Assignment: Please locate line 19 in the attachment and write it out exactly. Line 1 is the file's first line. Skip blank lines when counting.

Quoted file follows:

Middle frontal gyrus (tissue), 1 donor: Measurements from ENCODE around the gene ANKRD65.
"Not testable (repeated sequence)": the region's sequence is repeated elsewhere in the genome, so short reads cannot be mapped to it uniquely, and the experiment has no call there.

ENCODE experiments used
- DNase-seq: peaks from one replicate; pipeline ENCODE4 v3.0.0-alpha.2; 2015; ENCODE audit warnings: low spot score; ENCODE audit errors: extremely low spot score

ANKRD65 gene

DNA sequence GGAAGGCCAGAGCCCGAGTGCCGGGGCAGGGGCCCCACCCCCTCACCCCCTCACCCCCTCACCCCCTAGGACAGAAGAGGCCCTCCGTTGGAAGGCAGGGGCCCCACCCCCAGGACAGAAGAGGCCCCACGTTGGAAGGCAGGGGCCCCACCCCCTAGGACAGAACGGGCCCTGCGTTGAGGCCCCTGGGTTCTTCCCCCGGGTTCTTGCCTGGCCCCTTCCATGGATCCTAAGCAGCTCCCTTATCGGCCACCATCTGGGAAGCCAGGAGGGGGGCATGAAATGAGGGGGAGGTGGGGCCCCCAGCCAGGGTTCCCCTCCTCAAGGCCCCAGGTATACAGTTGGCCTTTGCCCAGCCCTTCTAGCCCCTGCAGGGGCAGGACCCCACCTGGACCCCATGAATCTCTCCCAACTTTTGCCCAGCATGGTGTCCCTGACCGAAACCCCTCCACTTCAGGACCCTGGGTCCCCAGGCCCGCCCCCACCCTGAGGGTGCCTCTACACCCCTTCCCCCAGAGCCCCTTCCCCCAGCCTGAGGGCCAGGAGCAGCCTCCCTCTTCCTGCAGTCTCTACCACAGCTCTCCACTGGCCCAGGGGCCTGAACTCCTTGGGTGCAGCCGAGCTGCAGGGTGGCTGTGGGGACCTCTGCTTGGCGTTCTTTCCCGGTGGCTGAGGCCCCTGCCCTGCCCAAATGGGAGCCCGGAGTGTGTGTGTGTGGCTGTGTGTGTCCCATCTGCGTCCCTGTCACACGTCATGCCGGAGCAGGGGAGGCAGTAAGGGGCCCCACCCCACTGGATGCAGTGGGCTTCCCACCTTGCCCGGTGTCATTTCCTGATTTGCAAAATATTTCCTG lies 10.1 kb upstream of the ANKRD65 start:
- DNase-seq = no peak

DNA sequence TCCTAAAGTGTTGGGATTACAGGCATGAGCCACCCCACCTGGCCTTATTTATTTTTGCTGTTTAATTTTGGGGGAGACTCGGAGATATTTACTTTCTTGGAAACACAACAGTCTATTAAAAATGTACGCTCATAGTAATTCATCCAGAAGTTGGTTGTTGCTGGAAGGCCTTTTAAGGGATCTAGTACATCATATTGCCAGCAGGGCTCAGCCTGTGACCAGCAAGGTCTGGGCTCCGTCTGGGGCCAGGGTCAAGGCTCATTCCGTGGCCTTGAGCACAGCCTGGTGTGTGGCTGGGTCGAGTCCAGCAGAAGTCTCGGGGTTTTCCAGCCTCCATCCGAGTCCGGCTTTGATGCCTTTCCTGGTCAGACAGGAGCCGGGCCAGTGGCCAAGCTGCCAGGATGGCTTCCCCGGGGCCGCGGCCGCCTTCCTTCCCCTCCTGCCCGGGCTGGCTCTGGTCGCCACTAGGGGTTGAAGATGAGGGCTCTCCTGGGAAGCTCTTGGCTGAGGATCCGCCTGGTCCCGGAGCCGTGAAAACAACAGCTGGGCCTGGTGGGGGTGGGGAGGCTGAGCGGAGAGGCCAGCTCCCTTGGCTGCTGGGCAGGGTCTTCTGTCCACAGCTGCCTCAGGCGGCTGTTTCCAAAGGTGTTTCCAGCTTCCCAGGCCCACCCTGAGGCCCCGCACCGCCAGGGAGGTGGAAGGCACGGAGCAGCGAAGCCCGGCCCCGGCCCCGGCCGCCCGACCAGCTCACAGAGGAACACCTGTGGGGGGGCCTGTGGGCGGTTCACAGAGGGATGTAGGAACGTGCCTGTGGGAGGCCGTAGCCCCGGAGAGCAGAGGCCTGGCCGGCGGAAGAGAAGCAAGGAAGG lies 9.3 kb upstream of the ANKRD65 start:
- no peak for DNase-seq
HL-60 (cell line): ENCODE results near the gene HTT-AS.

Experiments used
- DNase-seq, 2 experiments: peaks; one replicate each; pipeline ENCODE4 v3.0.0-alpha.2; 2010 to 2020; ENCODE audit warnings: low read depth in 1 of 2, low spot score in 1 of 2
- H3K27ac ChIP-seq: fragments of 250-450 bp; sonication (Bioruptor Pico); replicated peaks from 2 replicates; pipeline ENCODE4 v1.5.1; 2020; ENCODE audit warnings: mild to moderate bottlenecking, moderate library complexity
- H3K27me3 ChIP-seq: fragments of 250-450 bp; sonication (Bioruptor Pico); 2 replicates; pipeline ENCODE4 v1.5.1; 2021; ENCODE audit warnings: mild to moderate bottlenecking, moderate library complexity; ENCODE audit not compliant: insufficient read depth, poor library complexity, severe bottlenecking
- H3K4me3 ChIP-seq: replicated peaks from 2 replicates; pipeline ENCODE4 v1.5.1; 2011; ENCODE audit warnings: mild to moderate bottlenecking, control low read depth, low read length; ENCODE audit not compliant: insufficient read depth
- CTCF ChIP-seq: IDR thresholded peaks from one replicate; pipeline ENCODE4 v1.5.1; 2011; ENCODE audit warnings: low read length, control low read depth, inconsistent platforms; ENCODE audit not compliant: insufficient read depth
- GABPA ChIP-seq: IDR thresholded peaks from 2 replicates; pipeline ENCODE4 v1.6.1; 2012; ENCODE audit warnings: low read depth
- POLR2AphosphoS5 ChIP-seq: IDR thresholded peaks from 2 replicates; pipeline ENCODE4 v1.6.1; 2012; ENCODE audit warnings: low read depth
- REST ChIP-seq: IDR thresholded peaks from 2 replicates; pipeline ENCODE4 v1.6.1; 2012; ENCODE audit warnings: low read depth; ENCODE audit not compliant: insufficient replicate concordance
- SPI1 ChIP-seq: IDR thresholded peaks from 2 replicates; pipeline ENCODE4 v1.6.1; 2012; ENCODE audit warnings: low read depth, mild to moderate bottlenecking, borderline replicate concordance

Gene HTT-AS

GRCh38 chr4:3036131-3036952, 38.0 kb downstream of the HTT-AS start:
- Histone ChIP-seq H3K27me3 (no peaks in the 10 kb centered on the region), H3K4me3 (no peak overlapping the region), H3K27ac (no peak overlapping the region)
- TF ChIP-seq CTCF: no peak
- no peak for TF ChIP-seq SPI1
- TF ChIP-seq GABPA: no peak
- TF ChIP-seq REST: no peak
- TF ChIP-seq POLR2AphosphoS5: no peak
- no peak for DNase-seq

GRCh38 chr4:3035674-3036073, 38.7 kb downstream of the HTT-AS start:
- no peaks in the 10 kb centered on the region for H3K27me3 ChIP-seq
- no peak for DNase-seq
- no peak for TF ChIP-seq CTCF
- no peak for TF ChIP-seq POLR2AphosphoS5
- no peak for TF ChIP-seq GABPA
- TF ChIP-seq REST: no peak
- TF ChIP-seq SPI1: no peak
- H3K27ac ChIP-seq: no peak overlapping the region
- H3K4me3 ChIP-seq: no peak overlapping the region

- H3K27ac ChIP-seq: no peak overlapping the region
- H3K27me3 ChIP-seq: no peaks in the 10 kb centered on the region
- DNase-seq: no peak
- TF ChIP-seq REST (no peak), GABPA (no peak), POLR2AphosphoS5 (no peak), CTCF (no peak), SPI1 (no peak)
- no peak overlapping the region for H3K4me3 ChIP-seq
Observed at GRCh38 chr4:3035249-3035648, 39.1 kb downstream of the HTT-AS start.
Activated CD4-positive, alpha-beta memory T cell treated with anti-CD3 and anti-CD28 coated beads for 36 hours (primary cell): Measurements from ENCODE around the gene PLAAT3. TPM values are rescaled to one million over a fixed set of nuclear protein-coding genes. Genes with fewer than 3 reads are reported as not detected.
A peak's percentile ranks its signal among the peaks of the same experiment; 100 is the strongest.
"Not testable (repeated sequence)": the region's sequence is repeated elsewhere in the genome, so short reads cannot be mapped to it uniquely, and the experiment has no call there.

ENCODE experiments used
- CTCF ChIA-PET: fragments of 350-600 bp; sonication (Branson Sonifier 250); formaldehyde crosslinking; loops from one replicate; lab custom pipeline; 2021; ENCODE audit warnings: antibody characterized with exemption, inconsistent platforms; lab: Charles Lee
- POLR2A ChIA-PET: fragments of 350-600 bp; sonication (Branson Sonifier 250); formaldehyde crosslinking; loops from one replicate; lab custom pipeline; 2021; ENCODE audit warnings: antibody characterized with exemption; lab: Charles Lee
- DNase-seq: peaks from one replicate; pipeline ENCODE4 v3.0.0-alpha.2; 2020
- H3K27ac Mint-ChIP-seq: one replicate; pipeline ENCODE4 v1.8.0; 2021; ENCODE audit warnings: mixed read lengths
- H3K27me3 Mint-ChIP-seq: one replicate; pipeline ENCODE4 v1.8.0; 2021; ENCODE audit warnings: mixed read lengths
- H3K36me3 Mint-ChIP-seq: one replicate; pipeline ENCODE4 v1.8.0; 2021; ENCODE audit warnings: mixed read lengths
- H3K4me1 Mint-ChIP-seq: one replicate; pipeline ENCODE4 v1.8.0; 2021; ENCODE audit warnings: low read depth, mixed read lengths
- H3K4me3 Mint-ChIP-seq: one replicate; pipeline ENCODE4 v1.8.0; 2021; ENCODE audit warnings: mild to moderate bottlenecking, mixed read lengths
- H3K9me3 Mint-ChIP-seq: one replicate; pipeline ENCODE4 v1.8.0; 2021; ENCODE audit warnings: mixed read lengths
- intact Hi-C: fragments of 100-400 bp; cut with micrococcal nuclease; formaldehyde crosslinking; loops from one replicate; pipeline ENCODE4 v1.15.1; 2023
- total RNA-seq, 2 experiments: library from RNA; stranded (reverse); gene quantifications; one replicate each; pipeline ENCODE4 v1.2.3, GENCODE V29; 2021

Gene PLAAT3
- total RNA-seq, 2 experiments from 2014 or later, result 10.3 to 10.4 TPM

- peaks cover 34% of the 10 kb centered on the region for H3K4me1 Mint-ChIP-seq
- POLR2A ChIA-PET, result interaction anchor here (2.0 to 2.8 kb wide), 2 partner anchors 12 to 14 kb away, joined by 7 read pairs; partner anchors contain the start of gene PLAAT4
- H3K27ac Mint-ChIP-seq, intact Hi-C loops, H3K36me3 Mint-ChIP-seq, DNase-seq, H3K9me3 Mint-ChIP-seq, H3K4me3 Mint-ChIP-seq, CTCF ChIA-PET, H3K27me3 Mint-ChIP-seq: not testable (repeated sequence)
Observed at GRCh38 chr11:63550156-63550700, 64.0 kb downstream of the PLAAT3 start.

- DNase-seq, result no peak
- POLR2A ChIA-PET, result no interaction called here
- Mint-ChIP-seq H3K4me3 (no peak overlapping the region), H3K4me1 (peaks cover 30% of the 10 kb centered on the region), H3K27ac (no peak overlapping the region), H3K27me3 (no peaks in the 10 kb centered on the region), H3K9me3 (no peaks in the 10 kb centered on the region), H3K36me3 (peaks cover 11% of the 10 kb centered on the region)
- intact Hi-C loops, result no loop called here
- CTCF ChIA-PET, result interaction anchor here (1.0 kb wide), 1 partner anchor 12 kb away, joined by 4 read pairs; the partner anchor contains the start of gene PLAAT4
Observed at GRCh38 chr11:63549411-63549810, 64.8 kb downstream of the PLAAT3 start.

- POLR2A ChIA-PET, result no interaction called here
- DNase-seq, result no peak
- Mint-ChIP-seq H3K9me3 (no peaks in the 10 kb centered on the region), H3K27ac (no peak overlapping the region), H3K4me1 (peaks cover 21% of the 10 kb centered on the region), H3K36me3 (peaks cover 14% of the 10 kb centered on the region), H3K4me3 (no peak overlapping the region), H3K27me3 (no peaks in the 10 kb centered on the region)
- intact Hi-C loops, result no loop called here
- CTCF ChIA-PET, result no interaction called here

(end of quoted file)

- REST ChIP-seq: IDR thresholded peaks from 2 replicates; pipeline ENCODE4 v1.6.1; 2012; ENCODE audit warnings: low read depth; ENCODE audit not compliant: insufficient replicate concordance